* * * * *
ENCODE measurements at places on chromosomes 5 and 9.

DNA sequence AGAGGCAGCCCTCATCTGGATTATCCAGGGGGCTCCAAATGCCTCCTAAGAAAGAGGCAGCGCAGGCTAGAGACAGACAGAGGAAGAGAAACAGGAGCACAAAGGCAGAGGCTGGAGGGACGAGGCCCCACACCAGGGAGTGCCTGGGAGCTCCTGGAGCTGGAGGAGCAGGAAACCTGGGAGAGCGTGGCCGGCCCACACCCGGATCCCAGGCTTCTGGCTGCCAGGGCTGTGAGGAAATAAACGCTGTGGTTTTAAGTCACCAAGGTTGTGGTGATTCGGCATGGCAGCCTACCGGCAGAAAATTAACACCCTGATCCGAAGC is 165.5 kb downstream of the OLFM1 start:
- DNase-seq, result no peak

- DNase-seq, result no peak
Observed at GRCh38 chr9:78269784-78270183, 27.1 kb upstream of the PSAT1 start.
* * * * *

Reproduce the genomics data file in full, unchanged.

ENCODE measurements at places on chromosomes 5 and 9.

DNA sequence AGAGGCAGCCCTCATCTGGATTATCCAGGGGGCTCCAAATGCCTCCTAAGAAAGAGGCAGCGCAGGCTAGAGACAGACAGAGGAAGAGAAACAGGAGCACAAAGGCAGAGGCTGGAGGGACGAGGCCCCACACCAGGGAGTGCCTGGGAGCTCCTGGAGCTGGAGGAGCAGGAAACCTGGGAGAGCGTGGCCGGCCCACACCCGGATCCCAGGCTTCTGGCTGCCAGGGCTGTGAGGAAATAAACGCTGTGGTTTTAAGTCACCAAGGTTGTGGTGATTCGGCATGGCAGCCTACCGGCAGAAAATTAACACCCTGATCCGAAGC is 165.5 kb downstream of the OLFM1 start:
- DNase-seq, result no peak

- DNase-seq, result no peak
Observed at GRCh38 chr9:78269784-78270183, 27.1 kb upstream of the PSAT1 start.